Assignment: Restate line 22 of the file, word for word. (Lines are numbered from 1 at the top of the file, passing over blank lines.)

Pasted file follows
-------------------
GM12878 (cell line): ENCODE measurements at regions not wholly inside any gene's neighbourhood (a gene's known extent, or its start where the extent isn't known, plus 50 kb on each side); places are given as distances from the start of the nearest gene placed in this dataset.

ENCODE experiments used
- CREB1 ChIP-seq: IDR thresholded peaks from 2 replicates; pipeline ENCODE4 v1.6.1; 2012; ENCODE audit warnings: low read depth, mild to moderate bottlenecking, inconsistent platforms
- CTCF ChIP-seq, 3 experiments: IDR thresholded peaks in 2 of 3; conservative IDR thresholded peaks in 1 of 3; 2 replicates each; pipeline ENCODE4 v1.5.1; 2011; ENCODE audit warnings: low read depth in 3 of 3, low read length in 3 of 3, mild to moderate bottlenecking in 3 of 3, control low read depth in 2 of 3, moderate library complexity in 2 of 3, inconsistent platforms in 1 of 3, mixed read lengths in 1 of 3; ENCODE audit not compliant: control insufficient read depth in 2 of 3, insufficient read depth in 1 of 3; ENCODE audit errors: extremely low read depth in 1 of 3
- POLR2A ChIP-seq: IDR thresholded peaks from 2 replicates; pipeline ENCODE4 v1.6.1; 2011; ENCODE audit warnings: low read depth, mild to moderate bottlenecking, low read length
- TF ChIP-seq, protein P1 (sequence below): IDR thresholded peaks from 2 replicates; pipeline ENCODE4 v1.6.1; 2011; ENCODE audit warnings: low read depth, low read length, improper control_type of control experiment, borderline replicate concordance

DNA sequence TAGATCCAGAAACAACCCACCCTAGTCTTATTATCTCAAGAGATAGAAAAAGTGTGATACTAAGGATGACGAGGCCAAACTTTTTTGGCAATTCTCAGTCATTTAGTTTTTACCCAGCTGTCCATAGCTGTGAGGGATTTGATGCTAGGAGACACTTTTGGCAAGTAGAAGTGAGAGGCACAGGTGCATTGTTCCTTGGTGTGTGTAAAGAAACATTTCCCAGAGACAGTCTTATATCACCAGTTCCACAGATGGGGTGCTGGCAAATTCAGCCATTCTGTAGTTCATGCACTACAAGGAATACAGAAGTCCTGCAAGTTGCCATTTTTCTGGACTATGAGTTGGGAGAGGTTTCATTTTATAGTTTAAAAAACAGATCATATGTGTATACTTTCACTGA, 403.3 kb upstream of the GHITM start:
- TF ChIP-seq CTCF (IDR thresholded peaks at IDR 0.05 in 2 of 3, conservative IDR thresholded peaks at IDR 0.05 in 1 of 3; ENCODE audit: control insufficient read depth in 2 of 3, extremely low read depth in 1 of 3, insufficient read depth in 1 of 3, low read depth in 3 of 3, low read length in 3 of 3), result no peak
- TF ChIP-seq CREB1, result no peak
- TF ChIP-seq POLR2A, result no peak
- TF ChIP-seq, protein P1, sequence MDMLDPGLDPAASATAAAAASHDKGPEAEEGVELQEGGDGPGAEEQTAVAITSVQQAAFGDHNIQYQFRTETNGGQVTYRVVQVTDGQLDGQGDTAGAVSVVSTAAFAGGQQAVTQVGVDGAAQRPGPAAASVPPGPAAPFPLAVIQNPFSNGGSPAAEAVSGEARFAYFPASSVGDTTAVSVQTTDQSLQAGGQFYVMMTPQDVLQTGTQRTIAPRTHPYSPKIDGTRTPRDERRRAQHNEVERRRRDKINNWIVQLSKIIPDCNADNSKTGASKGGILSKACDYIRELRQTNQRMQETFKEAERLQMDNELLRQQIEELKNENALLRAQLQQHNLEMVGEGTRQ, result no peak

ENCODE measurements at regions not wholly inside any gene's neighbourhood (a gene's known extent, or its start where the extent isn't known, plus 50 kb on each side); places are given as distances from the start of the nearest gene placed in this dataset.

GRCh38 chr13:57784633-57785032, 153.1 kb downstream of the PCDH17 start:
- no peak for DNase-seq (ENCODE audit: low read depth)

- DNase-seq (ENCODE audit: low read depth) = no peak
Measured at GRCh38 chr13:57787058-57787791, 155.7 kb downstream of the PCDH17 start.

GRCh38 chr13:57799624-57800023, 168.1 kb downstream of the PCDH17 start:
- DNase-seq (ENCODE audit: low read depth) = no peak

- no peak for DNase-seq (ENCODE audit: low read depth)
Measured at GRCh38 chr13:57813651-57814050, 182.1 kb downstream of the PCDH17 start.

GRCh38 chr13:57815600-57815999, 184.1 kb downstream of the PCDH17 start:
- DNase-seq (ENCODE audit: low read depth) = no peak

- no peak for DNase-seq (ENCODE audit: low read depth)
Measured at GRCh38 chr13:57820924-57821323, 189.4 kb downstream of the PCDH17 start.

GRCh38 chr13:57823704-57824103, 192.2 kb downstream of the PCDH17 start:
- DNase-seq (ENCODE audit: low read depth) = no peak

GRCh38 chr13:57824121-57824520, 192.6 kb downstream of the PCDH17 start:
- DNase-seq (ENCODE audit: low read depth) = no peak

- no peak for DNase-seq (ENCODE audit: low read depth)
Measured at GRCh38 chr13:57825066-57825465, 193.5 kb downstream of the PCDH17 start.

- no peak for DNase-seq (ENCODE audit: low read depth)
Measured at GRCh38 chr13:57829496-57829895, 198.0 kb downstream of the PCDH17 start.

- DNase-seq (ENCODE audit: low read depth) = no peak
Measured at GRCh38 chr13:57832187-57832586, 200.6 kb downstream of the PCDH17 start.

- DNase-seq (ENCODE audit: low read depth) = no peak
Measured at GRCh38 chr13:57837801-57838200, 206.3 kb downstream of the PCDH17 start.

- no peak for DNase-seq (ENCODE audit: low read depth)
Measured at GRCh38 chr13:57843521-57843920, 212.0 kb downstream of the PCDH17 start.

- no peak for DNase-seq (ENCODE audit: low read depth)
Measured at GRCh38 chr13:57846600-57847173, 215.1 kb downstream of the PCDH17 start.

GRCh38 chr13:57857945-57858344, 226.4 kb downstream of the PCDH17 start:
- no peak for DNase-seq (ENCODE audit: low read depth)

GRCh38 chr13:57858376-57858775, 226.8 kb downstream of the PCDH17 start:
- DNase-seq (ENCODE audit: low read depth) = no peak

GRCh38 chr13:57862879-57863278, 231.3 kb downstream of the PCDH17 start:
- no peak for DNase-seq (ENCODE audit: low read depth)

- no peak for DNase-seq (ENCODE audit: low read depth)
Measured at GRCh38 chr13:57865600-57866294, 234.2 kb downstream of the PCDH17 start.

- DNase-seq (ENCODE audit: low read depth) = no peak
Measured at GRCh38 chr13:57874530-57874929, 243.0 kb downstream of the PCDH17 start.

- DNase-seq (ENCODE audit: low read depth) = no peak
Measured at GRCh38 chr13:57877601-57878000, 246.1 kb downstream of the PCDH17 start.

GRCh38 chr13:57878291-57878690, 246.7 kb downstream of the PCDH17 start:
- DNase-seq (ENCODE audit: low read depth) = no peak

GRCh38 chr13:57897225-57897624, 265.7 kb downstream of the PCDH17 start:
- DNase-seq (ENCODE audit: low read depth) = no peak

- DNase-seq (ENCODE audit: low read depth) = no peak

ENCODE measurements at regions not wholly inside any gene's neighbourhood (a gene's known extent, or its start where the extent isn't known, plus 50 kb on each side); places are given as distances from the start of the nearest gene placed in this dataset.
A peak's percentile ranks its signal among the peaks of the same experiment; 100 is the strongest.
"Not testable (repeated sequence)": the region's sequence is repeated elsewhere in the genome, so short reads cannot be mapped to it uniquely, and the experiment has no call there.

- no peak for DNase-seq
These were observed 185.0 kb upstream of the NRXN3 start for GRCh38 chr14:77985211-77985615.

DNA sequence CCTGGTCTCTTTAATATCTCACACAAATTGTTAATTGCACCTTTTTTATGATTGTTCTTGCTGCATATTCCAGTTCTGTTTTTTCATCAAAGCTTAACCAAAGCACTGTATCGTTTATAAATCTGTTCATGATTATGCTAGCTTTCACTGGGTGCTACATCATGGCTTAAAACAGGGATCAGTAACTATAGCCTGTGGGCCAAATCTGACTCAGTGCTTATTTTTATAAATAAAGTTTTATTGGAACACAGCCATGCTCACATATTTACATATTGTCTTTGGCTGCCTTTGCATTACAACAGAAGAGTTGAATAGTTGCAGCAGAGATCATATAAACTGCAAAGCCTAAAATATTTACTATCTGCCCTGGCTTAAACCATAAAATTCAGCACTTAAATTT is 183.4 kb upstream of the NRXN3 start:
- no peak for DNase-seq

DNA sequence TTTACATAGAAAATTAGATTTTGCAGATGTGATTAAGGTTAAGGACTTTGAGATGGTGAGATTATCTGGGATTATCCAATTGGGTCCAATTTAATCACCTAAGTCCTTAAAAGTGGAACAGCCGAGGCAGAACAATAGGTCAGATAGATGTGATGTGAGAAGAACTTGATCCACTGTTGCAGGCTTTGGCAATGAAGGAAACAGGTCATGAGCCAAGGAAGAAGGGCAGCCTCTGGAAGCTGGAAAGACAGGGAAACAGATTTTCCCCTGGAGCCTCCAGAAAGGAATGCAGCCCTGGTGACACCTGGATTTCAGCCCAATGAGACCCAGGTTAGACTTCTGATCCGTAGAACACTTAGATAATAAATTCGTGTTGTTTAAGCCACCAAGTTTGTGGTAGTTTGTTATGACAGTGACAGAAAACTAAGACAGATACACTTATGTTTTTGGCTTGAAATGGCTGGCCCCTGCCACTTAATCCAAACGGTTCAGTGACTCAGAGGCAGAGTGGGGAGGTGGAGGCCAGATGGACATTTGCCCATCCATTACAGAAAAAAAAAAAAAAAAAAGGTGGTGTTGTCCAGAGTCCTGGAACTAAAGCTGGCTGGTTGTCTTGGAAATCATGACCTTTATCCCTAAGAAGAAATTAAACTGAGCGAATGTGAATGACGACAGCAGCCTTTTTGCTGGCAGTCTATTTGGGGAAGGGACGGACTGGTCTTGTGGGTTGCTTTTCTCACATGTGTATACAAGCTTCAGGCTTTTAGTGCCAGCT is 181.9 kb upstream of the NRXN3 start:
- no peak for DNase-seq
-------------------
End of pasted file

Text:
- DNase-seq (ENCODE audit: low read depth) = no peak